Key limes, $.99 a bag, what a deal. 15 limes per bag. What a steal - or at least what a steal for San Diego - but what to do with them. Oh sure, I could have just squeezed them all and made a big pitcher of Margaritas. Hmmm...............on second thought, not a bad idea. I've got the Mexican lime juicer, one of the best kitchen devices ever invented, BTW. But no. I was in the mood for something sweet. I was in the mood to bake. A lime bundt cake seemed to be just the thicket.
Baking's not really difficult or time consuming, it's mostly being able to follow instructions and not deviate too much. With regular cooking you can kind of wing it and get creative, but baking depends upon specific formulas for success. Mess with the formula too much and it's a recipe for disaster. Baking is also a little bit like cooking Chinese, it goes better and faster if you get everything ready and assembled before you start baking. With that in mind, here's where I started
Yeah, that's Alton Brown Gear in the background there. It looked really cool and really easy to use on his show, but alas, it's not all that convenient, especially when you get to the top of the measure. It gets messy and hard to fill. But it does make adding stuff to a KitchenAid stand mixer pretty easy.
First things first, cream the butter, 8 oz of it (or 2 sticks)
Then add sugar. The purpose here is to get the sugar to dissolve in the butter, or at least get to the point where it's only sort of grainy when you rub a bit between you thumb and finger. Sugar is part of what makes the cake tender, in this case 2 cups of the granulated stuff. Here's what 5 minutes of creaming will do.
Eggs are next, 5 of 'em. Eggs add more fat and more tenderness but also act as a binder, it's part of what's going to hold the structure of the cake together.
3 cups of flour that had been sifted with 2 tsp. of baking powder and a 1/2 tsp. of salt - in this case, sea salt from Colima, Mexico - was added to the creamed mixture alternately with 1 cup of milk until barely just incorporated. I had grated the zest of 4 key limes with my microplane and folded that in and then poured the whole lot into the bundt pan.
Into the oven at 350* the cake went for what the recipe said would be 1 1/4 hours. I know my oven has a tendency to cook fast, but this was ridiculous. The cake was done after about 35 mintues. So either the recipe had the oven temp wrong, or the time was wrong........or both. One of the benefits of having baked my entire life is that I have enough experience to know when a cake is really done. I could kick myself for not trusting my baking instincts. But nooooooooo, I just couldn't believe the cake was done after being in the oven for less than have the prescribed baking time. I left it in to bake a little longer.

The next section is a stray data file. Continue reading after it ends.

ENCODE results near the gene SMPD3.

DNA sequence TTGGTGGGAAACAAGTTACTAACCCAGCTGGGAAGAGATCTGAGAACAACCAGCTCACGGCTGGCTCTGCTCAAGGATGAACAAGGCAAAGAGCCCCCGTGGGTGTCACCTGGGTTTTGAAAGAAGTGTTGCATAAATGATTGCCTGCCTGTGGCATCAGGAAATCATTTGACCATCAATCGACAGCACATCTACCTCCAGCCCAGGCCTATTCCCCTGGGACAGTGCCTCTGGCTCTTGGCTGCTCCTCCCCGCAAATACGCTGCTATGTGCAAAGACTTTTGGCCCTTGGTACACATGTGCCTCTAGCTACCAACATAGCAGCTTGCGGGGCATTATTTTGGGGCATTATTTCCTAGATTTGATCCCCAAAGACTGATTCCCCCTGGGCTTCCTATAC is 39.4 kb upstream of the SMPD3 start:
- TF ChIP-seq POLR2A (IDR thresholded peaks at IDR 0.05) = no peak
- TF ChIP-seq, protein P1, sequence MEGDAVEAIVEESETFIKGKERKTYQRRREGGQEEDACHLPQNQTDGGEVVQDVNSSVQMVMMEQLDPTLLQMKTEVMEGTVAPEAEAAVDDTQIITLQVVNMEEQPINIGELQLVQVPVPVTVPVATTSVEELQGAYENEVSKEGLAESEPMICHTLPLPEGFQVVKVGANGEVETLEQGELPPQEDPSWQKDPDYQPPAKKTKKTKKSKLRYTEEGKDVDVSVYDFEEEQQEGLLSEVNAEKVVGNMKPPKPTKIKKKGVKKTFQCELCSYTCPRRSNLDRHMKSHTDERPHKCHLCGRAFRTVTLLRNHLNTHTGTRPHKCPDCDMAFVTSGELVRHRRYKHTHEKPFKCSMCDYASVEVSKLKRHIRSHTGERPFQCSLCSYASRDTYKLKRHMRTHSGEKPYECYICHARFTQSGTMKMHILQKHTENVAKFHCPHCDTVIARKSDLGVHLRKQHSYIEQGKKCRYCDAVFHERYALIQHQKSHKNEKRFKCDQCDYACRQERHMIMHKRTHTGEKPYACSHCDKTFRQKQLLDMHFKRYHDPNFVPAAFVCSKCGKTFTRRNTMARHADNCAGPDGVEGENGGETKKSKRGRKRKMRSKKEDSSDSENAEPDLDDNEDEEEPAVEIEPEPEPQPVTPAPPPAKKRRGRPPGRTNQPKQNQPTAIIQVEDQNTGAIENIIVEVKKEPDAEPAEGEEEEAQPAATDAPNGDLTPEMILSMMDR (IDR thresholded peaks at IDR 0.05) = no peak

After cooling for 15 mintues I turned it out of the pan onto a rack set over a square of non-stick foil in preparation for glazing.
The glaze is crazy simple; a 1/2 cup of fresh lime juice and 3/4 cup of granulated sugar. Key limes, on the other hand, are not crazy simple, they're seedy, marble sized citrus fruits that defy easy juicing. That is at least unless you have the deceptively simple Mexican lime juicer. Just cut the lime in half, turn it upside down into the bowl of the juicer and squeeze. It's quick, easy and not an upper body workout like it would be using a regular reamer. The Mexican lime juicer is that silve contraption in the photo below
Since the cake is still pretty hot when the glaze is applied, it will readily soak it up. Some will drip off. Hence the non-stick foil. No need to waste the glaze that has dripped off, just mop it up off the foil and keep glazing away until every drop has been absorbed into the cake.
It was pretty good, especially with ice cream, but those extra few mintues of baking took their toll. The texture/crumb was fine and light but a little on the dry side. There was also a thin, crusty, slightly crunchy shell around the entire cake from too much heat. The Key Lime flavor was pronounced, tart and refreshing. It is a very easy cake to make and I will try it again. I think this recipe would lend itself to other citrus fruits as well, making this a pretty versatile receipe. I'm thinking ruby red grapefruit might be an interesting choice, as might orange.
Blackberries, blackberry coulis or that coconut sorbet from Whole Fruit would also go really well with the lime version of this cake.